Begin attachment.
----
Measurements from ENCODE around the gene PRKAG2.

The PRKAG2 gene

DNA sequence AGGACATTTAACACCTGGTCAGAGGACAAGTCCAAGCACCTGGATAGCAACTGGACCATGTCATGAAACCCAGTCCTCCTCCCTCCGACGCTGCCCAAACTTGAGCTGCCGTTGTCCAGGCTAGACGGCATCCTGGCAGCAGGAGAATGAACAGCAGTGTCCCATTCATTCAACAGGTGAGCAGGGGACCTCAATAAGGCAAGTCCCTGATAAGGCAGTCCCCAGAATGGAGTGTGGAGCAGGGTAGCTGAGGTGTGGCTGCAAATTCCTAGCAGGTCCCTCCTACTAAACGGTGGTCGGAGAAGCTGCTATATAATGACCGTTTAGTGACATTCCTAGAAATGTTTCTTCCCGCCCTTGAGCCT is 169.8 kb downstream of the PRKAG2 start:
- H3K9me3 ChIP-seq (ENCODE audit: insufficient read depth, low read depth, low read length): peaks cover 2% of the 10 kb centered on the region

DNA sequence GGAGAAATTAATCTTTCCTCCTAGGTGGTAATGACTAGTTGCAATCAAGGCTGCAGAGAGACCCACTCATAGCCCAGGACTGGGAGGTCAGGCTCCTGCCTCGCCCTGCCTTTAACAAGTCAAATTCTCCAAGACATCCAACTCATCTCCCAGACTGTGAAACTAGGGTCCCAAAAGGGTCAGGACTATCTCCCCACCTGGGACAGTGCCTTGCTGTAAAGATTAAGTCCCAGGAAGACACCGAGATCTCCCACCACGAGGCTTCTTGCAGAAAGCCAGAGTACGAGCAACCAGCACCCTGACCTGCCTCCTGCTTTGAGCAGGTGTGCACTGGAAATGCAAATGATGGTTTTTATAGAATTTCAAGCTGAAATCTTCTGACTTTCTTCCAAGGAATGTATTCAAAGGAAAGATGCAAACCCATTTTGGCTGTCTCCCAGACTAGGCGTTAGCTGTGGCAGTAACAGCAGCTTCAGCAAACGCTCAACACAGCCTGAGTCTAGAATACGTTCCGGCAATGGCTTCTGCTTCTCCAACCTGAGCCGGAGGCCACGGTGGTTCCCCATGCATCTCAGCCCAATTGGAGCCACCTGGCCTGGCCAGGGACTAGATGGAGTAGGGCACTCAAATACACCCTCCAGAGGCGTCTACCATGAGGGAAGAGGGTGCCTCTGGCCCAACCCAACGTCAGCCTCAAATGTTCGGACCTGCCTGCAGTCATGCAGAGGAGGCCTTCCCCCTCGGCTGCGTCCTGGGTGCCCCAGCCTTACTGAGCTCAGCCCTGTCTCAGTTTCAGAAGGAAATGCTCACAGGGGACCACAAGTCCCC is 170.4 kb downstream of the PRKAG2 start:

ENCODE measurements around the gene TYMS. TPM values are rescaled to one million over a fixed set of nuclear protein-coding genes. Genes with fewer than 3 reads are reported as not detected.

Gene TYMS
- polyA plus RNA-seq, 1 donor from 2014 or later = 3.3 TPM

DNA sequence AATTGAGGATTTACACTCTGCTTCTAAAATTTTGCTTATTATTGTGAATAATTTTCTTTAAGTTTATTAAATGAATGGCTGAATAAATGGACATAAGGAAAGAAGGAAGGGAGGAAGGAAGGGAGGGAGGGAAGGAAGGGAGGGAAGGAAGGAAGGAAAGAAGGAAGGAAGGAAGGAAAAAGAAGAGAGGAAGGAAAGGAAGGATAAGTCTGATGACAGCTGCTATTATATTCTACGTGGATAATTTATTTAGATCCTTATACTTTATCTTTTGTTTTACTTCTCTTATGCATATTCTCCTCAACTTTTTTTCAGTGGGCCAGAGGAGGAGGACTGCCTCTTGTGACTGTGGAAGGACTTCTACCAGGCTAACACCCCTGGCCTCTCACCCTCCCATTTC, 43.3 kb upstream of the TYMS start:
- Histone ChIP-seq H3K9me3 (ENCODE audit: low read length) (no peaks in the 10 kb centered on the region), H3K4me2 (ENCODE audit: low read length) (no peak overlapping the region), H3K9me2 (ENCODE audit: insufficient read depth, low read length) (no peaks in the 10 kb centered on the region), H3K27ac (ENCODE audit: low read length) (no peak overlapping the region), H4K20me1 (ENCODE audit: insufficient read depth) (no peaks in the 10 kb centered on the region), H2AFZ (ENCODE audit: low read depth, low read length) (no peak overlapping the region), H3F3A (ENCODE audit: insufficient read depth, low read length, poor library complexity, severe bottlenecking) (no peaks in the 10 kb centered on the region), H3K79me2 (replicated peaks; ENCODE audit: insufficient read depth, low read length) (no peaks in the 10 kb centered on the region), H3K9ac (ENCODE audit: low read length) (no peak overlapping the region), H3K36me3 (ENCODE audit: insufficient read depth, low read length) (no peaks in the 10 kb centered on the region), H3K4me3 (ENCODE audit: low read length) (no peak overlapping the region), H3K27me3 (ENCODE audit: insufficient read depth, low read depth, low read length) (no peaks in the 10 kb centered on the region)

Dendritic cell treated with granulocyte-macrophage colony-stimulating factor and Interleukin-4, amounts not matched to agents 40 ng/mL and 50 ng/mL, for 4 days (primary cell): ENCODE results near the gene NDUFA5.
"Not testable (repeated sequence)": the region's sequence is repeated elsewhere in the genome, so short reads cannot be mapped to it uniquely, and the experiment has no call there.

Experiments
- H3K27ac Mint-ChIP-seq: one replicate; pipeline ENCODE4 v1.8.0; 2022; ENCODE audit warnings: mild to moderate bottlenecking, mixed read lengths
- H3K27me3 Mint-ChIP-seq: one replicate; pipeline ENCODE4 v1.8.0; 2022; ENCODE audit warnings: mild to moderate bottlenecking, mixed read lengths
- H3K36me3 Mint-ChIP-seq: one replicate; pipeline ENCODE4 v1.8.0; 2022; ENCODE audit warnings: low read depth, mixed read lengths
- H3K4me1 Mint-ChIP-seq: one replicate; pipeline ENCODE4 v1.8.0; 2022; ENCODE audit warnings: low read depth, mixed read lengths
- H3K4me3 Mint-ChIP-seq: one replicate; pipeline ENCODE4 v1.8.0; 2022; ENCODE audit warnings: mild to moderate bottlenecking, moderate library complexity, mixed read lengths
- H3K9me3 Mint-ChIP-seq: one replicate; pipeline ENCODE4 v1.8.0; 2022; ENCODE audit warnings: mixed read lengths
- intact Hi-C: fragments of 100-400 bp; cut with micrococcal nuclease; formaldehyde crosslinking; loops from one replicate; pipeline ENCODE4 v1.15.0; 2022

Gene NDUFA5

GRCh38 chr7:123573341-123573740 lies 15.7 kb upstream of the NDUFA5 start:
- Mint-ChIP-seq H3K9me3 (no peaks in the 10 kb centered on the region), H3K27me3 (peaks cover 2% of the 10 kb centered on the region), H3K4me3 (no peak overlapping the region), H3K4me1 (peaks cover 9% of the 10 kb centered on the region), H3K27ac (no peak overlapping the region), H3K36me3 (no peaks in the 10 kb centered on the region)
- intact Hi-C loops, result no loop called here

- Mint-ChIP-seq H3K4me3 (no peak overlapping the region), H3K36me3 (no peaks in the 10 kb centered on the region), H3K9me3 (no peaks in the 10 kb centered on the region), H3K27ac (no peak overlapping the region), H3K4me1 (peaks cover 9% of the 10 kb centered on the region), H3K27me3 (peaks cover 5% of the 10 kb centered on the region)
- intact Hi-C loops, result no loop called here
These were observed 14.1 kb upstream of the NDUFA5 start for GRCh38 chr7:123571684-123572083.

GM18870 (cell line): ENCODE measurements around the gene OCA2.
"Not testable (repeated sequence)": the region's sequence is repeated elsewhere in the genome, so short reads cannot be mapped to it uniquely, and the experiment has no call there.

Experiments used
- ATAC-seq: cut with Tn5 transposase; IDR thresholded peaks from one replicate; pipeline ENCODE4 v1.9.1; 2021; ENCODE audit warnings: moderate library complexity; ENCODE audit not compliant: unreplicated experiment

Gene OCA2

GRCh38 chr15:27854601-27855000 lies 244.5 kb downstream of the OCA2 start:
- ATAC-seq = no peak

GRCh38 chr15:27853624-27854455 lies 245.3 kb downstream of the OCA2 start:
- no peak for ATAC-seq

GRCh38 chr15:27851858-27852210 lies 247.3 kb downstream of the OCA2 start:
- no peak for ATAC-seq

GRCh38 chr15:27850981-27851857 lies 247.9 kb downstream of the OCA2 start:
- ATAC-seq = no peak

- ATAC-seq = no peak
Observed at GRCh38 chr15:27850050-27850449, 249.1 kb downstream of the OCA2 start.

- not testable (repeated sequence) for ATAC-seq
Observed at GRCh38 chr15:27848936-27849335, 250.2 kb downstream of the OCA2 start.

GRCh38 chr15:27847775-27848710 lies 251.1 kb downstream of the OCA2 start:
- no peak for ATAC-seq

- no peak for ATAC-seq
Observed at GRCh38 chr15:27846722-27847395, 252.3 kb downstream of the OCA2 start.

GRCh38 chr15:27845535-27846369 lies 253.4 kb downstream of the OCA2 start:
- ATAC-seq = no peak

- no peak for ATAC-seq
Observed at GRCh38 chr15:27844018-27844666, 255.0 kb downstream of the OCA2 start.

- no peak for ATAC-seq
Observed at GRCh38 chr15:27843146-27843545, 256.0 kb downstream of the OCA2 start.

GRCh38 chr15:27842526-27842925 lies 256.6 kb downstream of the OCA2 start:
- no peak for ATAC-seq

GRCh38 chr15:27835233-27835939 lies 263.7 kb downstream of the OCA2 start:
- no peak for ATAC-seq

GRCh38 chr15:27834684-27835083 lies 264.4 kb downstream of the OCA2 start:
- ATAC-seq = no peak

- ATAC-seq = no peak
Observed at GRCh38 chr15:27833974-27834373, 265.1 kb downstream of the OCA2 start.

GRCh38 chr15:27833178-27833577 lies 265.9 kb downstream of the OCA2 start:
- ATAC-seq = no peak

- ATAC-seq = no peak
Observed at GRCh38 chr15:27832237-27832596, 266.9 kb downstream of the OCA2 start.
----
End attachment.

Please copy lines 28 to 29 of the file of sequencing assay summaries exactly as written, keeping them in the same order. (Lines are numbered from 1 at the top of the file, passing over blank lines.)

GM18870 (cell line): ENCODE measurements around the gene OCA2.
"Not testable (repeated sequence)": the region's sequence is repeated elsewhere in the genome, so short reads cannot be mapped to it uniquely, and the experiment has no call there.